Here’s my top tips:

  • Sit correctly, and when possible sit rather than stand when performing daily activities such as ironing
  •  Ensure your work surface is at the correct height
  • Use correct technique for lifting and avoid heavy loads
  • Find a comfortable sleeping position -try using a pillow between your knees and ensure you get in and out of bed keeping your knees together and rolling onto your side.
  • Gentle exercise during pregnancy is good for you and your developing baby. Work within your own limits. You must listen to your body and stop if you feel unwell.
  • Drink plenty of water to avoid dehydration

mum and baby

Fast forward 9 months and baby’s here- congratulations! The ante natal classes have stopped, the midwife has gone and you’re struggling with sleepless nights, working out what the baby cries mean and trying to work out how to drink a cup of coffee without it going cold. But what about your body? I’m not talking baby weight here but your insides, the bits you can’t see and probably after having baby, can’t feel either! You’ve just carried a baby for 9 months, then delivered it. It’s an amazing thing our bodies are designed to do isn’t it?!

Time to get anatomy geeky again….

pelvic floorWhat is the pelvic floor?
The pelvic floor are a sling of muscles that lie at the base of your pelvis between your pubic bone and coccyx and can be likened to the shape of a hammock. Strong pelvic floor muscles help you to control the bladder and bowel. The increasing weight of your baby during pregnancy, followed by delivery, may weaken your pelvic floor muscles. This may cause you to leak urine when you exert yourself, especially after delivery. We all know those stories of laughing or coughing, or running for the bus and feeling that little accident. It happens, but we can prevent it by exercising your pelvic floor every day, both during pregnancy and after baby is born.

What is the ‘core’?

The core consists of this pelvic floor, along with the diaphragm, transversus abdominis muscles and deep spinal muscles. They work together to form an ‘internal cylinder of support’ for your spine.

Exercises like Pilates can help you get re-acquainted with your core muscles again and get them working properly.

So you’ve had baby, now what?
In the early post natal period you need to be gentle and kind to yourself. Good habits here can serve you well. So remember to:
• Give yourself time to rest, recover and bond with your baby
• Take care moving in and out of bed, especially if you have had a caesarean section
• Sit well back in the chair for feeding. A pillow or folded towel behind your back will support you and may prevent backache. Supporting your arm on the armrest or on a pillow will prevent tension building up in the neck and shoulders from holding the baby for long periods of time. Alternatively a pillow on your lap will bring the baby up to the level of the breast for easier feeding
• When changing the baby it is easier for your back if the surface is at waist height, it will prevent bending and will be easier to lift the baby from this height.
• Avoid bending forward and straining the back when bathing the baby by kneeling by the side of the bath.
• You may experience leakage of urine if you cough or sneeze as a result of vaginal delivery weakening the pelvic floor muscles, this should resolve by your 6 week check up. If it continues you may need to seek professional help from a women’s health physiotherapist.
• Avoid constipation to prevent straining against your pelvic floor muscles and prevent piles or haemorrhoids worsening. Ensure you eat a varied diet and drink plenty of fluids.
• Start your pelvic floor exercises as soon as you are able (see below for info)
• Low impact exercises such as walking are recommended.

How do we switch on the pelvic floor?
Breathing with the correct technique enables you to switch on your pelvic floor. It’s important to learn to breathe deep and wide to the bottom of your rib cage. This allows your diaphragm to work correctly and therefore your pelvic floor.

  • As you breathe out gently lift the area between your pubic bone and coccyx, the hammock. As you do this you should feel a small amount of tension in your lower abdomen as discussed above.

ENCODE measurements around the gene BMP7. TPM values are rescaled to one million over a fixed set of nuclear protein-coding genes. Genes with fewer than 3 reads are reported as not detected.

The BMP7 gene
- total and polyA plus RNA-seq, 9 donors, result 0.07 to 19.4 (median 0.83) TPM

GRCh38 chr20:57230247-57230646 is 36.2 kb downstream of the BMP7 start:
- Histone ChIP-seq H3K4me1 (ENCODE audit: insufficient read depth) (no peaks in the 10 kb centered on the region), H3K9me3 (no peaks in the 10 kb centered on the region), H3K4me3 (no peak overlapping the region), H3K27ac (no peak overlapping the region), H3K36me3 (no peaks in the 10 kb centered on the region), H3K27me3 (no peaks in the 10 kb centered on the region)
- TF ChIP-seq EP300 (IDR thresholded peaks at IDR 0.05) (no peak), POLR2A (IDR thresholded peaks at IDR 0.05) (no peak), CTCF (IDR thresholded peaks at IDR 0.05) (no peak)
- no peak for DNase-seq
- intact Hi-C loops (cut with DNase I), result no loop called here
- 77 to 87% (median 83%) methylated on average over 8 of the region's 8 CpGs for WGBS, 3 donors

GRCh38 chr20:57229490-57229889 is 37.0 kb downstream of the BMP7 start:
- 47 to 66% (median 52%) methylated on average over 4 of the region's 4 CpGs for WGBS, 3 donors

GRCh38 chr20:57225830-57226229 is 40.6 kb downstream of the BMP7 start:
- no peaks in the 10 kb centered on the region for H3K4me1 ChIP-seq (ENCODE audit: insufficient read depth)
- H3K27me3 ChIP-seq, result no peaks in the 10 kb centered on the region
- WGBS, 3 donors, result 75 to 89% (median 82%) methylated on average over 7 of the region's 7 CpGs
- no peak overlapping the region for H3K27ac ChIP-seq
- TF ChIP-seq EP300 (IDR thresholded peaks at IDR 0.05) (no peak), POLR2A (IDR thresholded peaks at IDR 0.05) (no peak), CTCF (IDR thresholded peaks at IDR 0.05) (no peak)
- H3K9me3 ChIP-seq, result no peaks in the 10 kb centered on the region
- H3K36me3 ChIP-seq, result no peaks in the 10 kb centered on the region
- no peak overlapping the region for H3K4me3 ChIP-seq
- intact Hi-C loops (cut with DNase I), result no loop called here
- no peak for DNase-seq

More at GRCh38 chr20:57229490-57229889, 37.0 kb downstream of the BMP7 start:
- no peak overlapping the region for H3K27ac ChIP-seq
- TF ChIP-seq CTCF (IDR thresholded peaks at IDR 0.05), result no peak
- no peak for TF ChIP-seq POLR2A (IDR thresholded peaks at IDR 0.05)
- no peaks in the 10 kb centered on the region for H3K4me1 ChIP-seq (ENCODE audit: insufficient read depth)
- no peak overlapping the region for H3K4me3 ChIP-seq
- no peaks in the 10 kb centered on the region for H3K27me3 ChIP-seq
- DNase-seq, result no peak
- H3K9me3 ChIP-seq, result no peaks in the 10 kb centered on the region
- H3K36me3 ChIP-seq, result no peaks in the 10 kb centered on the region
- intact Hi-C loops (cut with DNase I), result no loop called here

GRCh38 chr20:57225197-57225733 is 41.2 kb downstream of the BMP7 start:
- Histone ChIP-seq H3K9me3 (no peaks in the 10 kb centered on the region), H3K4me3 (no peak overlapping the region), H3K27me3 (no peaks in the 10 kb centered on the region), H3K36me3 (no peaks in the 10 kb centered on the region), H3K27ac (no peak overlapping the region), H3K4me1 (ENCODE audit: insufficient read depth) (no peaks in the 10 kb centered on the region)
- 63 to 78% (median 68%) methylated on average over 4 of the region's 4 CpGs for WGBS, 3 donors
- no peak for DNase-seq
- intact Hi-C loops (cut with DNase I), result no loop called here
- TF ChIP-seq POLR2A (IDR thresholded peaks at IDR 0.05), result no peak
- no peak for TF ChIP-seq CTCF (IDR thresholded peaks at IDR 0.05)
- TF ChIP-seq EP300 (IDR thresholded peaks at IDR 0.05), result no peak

• Although you may feel a gentle tensioning around your back passage, you must not tighten your buttock muscles.
  • Try and ‘close your openings’ first then imagine an escalator lifting from your bottom to your belly button.
  • Similarly, you must let your upper tummy muscles completely relax, do not pull in your upper abdomen.
  • Hold for 5 seconds then relax and let go. Repeat several times

As you get stronger you should build up the hold time up to ten seconds, and repeat ten times, several times a day

Returning to Exercise
The first 5 months following the birth of your baby is considered the ‘post natal period’.
• During this time it is best to refrain from any high impact exercise. This is to give your body and pelvic floor time to recover from child birth.
• If you are breast feeding you should take extra care in returning to any high impact exercise as the hormones produced during pregnancy may still be circulating in your system.
• There are always exceptions to the rules and if you’ve been running throughout your pregnancy and your pelvic floor is in extremely good condition then you may be able to return sooner.
• Never exercise at a level that your pelvic floor cannot cope with. If you start leaking when you are doing activities then stop immediately. This may not just be high impact activities but may also be lifting or abdominal exercises.
• All exercise should be done with a good posture as this enhances the pelvic floor contraction.

Look out for Rectus Diastasis
Diastasis
Rectus Diastasis is the separation of the Rectus Abdominis muscles due to excessive pressure during pregnancy. There are 4 layers to the abdominals and these are the most superficial. There are also Transversus Abdominis, Internal and External Obliques. When the tummy stretches, so does the connective tissue between the Rectus Abdominis muscles- this is normal. The muscles should recover and the gap lessen within the first 6 weeks post natally however some women do take longer to recover. Exercises that will help your diastasis to recover are ‘core stability’ exercises for your Transversus Abdominis that you do in the post natal Pilates classes.

Exercises that should be avoided are crunches, sit-ups, twists combined with crunches or anything that ‘jack-knifes’ the body, by pivoting at the hip & placing strain on the abdominals such as straight leg lifts.

Having a baby is a special time, but it’s also very demanding.  Don’t forget to take time for yourself as well as looking after baby, whether your little ‘un is still in the bump, just arrived as baby or the months beyond.

Enjoy your mummy time!

Bally Lidder

Chartered Physiotherapist and Acupuncture Practitioner

Lidder Therapies

07951 490214,
bally@liddertherapies.co.uk
www.liddertherapies.co.uk